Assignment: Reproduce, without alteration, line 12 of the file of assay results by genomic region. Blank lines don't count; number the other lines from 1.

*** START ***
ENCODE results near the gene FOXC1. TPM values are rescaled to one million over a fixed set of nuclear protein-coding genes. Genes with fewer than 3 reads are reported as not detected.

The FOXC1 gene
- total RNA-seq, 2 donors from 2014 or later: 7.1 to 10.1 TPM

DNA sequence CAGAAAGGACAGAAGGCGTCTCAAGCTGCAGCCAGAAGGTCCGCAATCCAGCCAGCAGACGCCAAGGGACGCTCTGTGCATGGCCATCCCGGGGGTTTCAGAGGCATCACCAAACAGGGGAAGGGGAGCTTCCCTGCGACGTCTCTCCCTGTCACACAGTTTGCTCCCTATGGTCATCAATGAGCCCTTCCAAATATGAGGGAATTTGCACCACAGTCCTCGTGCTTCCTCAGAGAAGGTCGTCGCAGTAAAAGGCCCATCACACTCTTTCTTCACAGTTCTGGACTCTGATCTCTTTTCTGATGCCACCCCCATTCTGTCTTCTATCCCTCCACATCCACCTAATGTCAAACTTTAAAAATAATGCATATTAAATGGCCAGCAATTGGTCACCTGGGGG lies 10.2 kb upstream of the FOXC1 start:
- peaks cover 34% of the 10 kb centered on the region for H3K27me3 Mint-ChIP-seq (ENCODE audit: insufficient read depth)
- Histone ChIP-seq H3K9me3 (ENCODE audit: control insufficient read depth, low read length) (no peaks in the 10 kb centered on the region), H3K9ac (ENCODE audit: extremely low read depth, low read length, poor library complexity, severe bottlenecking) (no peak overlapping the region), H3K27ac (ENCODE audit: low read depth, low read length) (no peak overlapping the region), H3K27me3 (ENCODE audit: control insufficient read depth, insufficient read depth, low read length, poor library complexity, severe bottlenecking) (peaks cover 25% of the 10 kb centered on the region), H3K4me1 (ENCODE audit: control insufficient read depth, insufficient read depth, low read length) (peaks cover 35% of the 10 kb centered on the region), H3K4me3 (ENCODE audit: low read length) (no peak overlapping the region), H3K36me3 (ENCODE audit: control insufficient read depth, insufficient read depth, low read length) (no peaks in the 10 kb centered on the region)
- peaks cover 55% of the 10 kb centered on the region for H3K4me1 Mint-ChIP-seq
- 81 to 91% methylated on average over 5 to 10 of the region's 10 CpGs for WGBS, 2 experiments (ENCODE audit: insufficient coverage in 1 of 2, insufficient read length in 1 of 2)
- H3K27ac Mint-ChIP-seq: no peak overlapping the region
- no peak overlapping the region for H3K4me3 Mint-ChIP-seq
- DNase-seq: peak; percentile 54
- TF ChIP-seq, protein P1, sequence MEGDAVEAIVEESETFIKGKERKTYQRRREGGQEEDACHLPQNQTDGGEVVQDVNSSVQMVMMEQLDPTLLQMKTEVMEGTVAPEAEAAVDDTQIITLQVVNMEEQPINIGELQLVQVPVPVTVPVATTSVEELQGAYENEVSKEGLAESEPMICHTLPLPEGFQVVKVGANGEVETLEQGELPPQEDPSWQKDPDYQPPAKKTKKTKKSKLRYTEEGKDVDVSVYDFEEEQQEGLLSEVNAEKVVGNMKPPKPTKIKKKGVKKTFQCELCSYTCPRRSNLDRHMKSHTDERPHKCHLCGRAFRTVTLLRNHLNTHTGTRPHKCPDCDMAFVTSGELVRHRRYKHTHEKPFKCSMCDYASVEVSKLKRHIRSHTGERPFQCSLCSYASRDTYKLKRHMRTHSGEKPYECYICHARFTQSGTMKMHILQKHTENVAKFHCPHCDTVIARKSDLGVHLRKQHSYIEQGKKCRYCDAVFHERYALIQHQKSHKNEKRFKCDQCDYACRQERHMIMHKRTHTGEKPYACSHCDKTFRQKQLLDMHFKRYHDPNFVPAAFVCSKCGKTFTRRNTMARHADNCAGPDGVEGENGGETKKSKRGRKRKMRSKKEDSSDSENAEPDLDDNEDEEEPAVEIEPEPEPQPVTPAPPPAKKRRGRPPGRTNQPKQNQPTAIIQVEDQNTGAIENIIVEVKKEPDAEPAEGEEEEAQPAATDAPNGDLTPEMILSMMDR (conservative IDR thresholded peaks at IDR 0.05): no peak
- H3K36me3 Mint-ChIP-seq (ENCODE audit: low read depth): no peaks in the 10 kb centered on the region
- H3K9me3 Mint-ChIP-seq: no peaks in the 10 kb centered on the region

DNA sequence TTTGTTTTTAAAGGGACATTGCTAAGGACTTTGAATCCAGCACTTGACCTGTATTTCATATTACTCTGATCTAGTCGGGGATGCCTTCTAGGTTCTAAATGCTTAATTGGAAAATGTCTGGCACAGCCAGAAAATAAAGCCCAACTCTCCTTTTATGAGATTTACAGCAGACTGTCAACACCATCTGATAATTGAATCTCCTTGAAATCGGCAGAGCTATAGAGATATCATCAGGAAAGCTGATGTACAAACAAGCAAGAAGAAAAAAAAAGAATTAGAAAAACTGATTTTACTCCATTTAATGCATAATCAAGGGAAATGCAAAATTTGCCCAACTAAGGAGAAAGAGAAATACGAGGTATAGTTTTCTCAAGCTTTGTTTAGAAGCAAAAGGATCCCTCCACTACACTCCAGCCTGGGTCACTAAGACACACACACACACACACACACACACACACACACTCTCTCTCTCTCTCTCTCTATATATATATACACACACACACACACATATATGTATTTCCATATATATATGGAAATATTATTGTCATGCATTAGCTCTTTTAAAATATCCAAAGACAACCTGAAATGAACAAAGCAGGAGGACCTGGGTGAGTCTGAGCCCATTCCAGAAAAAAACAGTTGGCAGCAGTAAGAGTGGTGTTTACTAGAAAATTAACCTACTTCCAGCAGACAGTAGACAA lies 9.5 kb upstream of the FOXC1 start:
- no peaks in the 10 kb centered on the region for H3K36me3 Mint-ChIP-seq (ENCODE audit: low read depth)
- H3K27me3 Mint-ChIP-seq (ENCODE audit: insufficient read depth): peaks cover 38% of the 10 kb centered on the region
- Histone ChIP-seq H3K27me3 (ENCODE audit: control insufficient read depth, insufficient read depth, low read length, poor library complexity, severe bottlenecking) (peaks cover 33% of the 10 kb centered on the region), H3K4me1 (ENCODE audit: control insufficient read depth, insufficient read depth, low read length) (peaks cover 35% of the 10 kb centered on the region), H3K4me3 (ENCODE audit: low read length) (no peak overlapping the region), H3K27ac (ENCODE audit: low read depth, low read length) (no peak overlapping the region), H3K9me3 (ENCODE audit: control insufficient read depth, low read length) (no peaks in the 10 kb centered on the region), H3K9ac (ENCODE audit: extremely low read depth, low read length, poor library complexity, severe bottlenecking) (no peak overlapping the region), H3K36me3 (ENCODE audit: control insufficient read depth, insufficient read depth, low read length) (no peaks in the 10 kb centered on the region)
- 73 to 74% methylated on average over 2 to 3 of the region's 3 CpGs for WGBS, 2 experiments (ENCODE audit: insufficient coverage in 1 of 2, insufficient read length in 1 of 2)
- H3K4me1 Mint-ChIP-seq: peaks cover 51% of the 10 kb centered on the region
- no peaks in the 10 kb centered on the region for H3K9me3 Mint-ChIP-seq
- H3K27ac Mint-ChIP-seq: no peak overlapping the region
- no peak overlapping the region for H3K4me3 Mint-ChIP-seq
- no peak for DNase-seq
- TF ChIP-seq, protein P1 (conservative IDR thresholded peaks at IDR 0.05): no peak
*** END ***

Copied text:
- TF ChIP-seq, protein P1, sequence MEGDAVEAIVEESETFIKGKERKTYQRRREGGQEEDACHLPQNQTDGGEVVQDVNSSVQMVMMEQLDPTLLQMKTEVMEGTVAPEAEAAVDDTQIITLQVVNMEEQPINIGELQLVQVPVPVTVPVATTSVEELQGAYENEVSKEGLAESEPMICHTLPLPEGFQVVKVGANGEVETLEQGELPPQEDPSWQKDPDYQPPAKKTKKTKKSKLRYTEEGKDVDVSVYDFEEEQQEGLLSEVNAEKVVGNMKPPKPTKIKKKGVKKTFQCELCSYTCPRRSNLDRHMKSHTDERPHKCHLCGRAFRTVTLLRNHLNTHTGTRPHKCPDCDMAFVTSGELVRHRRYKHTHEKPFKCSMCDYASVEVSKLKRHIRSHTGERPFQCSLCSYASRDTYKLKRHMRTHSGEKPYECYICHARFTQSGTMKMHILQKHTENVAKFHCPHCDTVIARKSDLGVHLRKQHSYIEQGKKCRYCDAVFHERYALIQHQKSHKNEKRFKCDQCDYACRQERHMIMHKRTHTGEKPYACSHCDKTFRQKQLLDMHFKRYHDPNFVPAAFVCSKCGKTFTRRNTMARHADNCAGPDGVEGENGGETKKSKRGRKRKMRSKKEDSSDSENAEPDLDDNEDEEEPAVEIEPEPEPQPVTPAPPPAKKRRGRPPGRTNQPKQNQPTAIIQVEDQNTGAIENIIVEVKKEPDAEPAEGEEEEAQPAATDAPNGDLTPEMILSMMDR (conservative IDR thresholded peaks at IDR 0.05): no peak